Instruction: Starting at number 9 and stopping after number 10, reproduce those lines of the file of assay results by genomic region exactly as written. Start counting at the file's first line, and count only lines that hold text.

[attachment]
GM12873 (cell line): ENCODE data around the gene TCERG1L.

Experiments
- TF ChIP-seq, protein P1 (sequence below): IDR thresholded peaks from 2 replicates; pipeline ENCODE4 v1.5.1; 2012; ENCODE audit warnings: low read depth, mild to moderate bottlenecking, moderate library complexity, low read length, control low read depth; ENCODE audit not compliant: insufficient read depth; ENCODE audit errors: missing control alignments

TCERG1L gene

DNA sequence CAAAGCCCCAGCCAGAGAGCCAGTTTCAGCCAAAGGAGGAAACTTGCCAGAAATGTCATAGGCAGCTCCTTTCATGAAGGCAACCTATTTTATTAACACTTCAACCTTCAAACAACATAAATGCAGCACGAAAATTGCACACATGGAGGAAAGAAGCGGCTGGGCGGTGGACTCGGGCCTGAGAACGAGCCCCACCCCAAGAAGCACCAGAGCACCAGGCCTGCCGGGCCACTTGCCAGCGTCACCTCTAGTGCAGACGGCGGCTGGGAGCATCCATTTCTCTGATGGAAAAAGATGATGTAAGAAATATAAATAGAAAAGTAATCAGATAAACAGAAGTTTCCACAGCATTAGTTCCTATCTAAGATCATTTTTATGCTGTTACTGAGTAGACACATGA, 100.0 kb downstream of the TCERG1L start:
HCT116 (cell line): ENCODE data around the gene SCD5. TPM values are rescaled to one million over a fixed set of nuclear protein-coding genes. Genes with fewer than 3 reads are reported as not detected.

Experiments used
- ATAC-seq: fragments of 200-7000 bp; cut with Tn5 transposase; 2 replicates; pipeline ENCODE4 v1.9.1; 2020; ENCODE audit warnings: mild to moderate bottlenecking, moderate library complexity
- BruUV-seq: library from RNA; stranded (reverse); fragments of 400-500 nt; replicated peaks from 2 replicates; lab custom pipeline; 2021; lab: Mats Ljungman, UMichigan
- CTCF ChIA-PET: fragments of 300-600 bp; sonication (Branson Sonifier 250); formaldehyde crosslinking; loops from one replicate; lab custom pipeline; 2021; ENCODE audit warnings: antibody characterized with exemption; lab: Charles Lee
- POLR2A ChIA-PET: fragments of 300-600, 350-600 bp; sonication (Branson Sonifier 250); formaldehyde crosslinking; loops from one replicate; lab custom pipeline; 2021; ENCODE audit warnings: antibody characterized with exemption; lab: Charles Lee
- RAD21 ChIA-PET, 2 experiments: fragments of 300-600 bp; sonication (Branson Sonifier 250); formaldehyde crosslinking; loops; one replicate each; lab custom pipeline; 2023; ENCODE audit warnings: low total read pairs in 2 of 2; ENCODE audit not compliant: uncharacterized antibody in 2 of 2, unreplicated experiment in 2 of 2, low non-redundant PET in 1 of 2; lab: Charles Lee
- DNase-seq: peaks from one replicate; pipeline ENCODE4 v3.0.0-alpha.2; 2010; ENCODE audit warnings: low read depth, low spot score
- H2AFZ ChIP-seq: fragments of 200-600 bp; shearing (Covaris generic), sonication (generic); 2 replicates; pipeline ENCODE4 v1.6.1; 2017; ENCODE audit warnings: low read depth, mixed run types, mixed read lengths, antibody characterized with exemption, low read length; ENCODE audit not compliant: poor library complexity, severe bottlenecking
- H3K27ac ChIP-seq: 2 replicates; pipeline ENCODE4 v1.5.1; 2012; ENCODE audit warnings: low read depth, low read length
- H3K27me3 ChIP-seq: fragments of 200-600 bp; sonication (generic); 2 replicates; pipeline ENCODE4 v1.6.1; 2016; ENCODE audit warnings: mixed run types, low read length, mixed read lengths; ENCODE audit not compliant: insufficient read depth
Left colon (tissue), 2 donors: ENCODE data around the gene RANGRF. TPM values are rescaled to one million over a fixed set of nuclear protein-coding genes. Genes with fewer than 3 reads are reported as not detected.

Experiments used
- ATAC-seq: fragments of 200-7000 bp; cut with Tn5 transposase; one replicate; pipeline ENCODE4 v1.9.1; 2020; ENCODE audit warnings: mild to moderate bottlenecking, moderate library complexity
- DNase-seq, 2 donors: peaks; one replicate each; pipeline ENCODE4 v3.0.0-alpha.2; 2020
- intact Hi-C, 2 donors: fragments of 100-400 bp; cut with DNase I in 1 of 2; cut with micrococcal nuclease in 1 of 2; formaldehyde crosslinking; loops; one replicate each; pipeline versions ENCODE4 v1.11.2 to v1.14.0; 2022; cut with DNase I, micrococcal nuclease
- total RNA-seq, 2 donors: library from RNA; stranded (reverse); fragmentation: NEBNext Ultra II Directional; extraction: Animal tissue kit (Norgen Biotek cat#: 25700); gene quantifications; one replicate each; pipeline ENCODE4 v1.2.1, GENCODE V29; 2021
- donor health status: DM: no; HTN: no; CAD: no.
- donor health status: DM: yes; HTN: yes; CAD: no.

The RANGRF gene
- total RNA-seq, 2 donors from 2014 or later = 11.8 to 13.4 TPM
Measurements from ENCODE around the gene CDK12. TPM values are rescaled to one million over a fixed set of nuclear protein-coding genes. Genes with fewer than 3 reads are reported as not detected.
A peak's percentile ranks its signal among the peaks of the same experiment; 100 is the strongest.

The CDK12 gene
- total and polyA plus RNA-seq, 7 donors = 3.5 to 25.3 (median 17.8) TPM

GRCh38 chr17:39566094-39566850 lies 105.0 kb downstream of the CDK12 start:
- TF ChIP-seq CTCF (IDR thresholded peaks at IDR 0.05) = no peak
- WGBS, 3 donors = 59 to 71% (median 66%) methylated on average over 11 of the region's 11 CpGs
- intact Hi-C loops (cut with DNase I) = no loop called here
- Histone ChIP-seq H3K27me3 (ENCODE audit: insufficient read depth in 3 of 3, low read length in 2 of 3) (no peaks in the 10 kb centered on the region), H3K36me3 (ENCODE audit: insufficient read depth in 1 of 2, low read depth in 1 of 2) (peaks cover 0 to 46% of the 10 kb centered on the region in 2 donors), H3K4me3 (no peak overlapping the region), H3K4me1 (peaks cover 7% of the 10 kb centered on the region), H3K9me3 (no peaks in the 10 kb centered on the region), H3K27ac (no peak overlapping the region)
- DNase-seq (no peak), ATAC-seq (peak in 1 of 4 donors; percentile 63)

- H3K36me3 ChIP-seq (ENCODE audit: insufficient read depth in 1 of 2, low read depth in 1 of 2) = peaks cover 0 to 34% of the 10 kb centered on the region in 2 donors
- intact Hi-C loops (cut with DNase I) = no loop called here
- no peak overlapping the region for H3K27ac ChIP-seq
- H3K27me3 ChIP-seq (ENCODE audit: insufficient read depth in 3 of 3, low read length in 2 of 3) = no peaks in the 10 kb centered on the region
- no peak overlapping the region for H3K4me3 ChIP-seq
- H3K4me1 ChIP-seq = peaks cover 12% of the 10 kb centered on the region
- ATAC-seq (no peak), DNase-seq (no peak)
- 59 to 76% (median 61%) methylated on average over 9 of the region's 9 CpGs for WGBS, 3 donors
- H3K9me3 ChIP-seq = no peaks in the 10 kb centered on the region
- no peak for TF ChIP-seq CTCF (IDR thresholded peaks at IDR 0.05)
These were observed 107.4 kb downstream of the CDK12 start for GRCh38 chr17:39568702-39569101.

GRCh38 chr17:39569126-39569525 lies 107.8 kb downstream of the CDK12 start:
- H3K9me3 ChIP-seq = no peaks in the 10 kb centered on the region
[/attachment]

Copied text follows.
- BruUV-seq: library from RNA; stranded (reverse); fragments of 400-500 nt; replicated peaks from 2 replicates; lab custom pipeline; 2021; lab: Mats Ljungman, UMichigan
- CTCF ChIA-PET: fragments of 300-600 bp; sonication (Branson Sonifier 250); formaldehyde crosslinking; loops from one replicate; lab custom pipeline; 2021; ENCODE audit warnings: antibody characterized with exemption; lab: Charles Lee